The fight of prevention against the bends marshaled drastically after Lloyd. H. Evans died when he was brought up from a depth of 112 feet at a West Bay pier.

Chris Hansen, chief diver on the Gate pier, got tangled in his air and phone lines one day 100 feet below the surface. He took a spill, his feet flew up and there he was standing on his head with the air knocked out of his diving suit. Feebly, he phoned to the surface to be hauled up double-quick. And he was!

241 Feet Beneath The Waves

Bill Reed, chief underwater inspector, went as deep as 241 feet below the bay, an astounding feat. And one day he made so many dives that he collapsed when brought to the surface. After that, his daring was nipped by a rule that he couldn't make more than one deep dive a day.

Jack Graham, construction superintendent on the Golden Gate pier, several times got into a diving suit and went to the bottom to make his observations first-hand when storms and the sea smashed away at the project.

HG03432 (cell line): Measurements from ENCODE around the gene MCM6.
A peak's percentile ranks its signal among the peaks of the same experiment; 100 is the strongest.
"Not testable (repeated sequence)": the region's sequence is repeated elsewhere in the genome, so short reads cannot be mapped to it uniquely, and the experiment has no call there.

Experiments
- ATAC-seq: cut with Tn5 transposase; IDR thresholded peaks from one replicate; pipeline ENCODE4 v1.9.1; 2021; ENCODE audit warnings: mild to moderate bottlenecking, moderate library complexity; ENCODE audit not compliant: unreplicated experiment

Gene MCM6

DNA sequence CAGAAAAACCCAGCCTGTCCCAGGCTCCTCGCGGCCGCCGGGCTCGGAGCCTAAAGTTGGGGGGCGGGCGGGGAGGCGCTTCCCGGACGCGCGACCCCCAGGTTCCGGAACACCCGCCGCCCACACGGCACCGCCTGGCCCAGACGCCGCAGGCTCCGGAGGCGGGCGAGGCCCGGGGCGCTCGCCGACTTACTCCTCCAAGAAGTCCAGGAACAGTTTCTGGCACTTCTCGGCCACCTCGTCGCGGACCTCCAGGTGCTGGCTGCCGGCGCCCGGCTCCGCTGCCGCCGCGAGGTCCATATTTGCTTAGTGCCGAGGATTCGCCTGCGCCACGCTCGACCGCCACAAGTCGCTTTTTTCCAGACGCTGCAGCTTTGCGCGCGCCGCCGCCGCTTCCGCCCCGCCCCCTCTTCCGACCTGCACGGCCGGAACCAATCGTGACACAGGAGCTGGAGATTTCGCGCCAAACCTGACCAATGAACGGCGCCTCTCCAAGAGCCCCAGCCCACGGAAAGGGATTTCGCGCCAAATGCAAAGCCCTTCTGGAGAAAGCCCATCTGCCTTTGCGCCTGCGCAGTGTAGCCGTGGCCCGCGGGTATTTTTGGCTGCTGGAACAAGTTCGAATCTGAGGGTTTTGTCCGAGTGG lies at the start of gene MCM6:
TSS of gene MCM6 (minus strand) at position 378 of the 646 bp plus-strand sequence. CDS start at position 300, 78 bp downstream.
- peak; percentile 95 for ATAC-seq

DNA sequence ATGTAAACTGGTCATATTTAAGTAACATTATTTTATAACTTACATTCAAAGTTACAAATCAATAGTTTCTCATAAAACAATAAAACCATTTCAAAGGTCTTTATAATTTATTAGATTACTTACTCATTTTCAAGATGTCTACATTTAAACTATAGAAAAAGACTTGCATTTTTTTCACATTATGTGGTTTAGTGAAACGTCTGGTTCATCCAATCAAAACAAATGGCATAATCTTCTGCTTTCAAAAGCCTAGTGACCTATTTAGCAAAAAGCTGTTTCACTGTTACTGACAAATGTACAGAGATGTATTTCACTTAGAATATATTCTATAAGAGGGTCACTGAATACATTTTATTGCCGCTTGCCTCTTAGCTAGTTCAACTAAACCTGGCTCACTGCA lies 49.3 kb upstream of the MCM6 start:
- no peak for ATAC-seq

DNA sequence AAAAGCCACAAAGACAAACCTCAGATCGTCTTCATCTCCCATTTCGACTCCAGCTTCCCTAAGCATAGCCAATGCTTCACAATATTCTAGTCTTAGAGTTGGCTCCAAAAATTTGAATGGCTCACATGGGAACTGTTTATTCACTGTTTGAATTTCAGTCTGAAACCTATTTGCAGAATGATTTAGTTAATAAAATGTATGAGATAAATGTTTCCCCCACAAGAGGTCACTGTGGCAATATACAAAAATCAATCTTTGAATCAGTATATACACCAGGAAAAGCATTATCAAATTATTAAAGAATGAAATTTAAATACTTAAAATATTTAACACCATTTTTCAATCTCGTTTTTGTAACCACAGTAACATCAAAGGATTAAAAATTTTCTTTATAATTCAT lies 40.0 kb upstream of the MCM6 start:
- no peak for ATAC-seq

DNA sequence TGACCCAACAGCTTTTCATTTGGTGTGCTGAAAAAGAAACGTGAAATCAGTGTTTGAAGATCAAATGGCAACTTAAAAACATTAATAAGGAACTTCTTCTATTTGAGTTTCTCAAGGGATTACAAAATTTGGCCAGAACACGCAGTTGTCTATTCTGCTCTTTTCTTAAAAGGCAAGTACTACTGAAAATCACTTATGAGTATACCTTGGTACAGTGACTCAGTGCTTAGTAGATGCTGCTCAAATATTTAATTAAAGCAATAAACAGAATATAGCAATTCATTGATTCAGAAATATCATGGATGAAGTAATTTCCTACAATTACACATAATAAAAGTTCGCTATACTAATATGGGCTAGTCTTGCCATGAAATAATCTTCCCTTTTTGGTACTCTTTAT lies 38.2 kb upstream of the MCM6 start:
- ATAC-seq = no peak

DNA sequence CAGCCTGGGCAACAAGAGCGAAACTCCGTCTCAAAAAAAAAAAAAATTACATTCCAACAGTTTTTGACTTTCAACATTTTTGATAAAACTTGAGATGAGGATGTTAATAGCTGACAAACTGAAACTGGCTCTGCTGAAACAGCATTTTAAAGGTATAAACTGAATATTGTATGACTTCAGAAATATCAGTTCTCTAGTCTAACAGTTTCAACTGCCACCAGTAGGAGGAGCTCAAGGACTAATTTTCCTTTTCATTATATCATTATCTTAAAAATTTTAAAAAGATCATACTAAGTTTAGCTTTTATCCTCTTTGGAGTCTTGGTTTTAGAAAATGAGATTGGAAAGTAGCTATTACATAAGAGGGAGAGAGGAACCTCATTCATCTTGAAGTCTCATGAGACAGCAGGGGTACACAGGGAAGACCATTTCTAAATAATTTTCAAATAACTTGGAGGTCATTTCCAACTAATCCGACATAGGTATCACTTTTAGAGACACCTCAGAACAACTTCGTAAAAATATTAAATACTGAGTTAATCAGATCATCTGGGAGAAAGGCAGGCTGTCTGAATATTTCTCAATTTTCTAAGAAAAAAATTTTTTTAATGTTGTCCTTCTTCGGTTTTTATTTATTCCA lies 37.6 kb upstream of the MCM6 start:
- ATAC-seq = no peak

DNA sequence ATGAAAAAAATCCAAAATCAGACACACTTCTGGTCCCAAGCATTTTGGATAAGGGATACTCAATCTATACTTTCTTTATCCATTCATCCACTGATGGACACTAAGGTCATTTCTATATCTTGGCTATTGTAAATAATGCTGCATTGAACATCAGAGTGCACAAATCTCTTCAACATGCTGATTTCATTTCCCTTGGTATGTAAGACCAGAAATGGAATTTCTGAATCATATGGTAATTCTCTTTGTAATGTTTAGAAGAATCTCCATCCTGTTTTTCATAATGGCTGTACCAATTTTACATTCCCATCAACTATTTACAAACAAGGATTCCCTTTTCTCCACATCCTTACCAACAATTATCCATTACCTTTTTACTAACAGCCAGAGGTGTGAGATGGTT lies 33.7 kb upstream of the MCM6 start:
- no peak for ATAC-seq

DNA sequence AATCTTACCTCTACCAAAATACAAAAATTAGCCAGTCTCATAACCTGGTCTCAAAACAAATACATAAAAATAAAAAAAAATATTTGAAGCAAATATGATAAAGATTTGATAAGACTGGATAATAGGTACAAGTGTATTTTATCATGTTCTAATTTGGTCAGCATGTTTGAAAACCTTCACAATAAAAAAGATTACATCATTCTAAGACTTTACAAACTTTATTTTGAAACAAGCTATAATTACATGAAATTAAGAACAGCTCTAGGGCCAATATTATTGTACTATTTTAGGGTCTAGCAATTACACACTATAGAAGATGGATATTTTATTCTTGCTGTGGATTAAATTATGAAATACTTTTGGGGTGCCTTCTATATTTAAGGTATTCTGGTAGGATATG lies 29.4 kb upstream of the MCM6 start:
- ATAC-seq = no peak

High adventure on the bridges will be going on for at least a year and a half more. You'll be able to catch glimpses of it from the waterfront or ferryboat. Maybe you'll want to catch workers out at dizzy heights with field glasses.

Likely you'll not see such a thriller as when Havelin Strout, engineer in the East Bay, slipped off a narrow steel beam 100 feet up. He grabbed a pipe and pulled himself back. But the way workers move around at dizzy heights like human spiders will give you a thrill such as the world has seldom seen in construction work.

Watch The Cables

Sensational days of the bridge-building - for the public - lie ahead. This spring, catwalks will be swung on steel cables between the four towers of the Bay Bridge, and in the summer the stage of cable spinning for the world's longest suspension span will begin over the Gate.

Two hundred or more men will pick their way across narrow catwalks that sway higher in the air than any building in San Francisco to guide the wires that will form the 28-inch cables of the Bay Bridge. Out at the Gate, the cable spinners' jobs will be a couple hundred feet farther skyward - 746 feet at the top above the water.

Pick a ringside seat for the construction thrill of the 20th century!

The End